Zannah Mustapha is the 57-year-old lawyer who brokered the release of 82 Chibok girls who were captured by Islamist group Boko Haram more than three years ago, BBC news reports.
Adaobi Tricia Nwaubani in this report by BBC profiles the lawyer who recounted how the breakthrough was accomplished.
by one, the abducted schoolgirls, now women, lined up along the
outskirts of a forest near Kumshe town, on the border between Nigeria
“I went ahead of the Red Cross. They [the militants]
brought the girls to me,” he said, adding that the girls started
singing for joy when they got into Red Cross vehicles. Previous
negotiation attempts had failed, with different groups coming forward,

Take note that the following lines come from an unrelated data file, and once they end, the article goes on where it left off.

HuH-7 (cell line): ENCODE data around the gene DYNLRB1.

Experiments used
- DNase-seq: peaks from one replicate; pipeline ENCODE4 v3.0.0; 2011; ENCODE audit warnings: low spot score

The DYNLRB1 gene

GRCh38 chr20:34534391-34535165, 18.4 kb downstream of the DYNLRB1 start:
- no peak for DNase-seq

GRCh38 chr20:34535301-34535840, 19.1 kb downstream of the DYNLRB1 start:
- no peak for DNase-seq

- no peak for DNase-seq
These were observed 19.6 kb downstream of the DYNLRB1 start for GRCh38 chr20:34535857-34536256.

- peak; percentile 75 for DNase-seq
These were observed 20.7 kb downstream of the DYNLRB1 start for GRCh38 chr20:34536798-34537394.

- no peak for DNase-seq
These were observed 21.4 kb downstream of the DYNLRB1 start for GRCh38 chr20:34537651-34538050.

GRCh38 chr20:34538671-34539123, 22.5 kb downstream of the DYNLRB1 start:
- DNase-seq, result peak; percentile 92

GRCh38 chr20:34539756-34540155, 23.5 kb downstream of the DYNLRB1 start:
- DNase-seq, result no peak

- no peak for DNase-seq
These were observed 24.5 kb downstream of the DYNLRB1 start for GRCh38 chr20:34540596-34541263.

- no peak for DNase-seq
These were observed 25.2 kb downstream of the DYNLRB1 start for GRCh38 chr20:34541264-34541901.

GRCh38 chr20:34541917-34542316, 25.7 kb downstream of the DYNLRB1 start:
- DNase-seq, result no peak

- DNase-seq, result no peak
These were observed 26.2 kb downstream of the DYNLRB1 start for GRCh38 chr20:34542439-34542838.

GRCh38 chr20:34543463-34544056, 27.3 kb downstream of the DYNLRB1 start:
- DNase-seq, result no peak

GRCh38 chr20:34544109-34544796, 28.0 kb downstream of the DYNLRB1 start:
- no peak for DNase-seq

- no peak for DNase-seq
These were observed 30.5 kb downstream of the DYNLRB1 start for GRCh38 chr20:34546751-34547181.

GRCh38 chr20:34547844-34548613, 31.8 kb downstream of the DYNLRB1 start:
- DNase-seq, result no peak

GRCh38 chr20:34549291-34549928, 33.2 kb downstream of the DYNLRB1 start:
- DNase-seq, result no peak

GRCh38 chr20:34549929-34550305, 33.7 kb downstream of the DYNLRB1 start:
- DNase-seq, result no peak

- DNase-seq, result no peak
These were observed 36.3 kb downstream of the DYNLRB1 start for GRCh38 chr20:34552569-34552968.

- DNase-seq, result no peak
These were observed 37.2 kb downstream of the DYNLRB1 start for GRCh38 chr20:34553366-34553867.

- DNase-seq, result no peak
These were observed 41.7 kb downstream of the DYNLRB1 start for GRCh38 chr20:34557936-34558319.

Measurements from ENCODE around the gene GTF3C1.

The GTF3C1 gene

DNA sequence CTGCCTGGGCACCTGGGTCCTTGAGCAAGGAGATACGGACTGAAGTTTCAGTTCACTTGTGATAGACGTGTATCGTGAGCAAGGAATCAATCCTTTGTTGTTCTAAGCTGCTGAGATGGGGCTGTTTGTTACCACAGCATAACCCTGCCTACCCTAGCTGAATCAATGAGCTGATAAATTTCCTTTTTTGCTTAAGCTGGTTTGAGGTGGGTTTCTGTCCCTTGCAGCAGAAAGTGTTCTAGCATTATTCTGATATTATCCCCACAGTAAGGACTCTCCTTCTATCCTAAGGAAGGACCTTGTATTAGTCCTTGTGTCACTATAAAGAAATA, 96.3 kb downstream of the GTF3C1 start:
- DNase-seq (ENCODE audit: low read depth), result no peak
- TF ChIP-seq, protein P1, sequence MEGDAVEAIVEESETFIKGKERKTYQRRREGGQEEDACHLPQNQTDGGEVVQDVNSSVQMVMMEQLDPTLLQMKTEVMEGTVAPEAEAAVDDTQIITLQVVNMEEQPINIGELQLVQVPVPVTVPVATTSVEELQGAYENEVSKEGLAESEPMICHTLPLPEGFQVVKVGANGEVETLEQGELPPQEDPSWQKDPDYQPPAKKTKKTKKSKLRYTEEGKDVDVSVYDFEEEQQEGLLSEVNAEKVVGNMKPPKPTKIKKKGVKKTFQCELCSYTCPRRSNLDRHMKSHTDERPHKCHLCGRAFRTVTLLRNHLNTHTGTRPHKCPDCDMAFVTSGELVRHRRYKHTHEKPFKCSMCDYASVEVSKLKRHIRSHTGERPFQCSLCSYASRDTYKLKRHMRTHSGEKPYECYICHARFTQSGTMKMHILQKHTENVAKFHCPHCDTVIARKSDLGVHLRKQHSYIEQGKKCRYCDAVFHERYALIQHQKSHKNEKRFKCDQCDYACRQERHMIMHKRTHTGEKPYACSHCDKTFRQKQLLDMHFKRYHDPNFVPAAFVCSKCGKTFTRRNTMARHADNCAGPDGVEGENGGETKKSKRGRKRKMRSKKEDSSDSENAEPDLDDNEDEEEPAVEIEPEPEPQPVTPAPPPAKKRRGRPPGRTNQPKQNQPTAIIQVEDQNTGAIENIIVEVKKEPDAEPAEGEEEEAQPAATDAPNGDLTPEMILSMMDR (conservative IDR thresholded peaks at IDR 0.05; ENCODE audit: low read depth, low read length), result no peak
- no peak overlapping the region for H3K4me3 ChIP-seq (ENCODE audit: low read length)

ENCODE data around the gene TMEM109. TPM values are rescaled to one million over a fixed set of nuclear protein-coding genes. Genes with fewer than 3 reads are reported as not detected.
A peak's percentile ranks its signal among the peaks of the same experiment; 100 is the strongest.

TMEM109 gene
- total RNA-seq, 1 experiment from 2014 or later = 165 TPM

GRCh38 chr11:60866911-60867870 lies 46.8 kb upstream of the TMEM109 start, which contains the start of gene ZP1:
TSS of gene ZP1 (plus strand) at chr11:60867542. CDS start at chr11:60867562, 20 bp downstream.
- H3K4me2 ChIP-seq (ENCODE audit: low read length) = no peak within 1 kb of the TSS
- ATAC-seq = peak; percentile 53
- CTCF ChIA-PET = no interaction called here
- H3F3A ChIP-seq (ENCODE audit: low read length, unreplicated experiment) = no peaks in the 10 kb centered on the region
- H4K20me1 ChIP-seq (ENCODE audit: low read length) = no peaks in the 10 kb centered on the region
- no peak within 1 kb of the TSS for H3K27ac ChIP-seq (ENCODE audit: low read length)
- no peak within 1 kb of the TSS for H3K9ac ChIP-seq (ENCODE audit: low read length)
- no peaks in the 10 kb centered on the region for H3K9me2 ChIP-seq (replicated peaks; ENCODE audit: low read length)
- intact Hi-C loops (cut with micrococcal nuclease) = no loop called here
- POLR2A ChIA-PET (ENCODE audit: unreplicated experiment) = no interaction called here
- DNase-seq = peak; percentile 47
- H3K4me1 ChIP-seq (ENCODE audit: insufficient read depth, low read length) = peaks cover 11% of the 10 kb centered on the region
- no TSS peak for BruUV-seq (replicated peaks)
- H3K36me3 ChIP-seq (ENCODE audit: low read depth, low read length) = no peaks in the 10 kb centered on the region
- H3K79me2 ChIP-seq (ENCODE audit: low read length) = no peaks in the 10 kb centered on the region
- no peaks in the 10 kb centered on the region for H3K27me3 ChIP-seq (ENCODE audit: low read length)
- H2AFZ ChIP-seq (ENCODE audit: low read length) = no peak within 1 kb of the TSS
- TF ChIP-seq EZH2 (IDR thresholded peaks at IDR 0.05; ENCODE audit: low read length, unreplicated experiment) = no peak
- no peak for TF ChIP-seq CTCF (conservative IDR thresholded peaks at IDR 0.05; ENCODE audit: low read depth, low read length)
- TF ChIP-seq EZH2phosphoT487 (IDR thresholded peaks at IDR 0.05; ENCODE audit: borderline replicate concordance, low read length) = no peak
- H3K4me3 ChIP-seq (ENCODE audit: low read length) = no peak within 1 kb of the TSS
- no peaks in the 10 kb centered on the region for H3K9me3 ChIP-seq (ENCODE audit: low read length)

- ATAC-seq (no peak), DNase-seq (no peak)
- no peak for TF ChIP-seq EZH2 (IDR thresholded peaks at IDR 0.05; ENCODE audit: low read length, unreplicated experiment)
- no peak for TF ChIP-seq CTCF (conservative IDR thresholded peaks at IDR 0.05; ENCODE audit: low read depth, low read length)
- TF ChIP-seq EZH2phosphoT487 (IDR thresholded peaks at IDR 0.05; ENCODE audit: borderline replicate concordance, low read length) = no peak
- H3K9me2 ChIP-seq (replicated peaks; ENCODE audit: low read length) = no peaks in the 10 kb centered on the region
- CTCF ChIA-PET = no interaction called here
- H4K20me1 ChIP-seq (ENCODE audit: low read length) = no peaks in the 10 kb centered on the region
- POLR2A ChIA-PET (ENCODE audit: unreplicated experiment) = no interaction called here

each claiming to be the militants in possession of the missing
“One of about seven Boko Haram militants, who
accompanied them, went from woman to woman asking: “Throughout the time
you were with us, did anyone rape you or touch you?” Mr Mustapha said,
adding that each of them replied in the negative.
Mr Mustapha succeeded in convincing the Nigerian authorities that this particular group should be taken for what they say.
role as a mediator dates back to his founding the Future Prowess
Islamic Foundation School in 2007, to provide free Islamic-based
education to orphans and the poor.
When the Boko Haram insurgency
erupted in 2009, the school offered admission to the children of
soldiers and government officials killed by the militants, as well as
those of militants killed by the state.
He then sought the
assistance of the Red Cross (ICRC) which began providing free meals to
the pupils. He also encouraged parents to form an association which
would reach out to other widows and convince them to send their children
to his school.
The ICRC soon extended its humanitarian services
to the mothers, providing them free food and other items every month.
The Boko Haram saw him and the ICRC as neutral parties.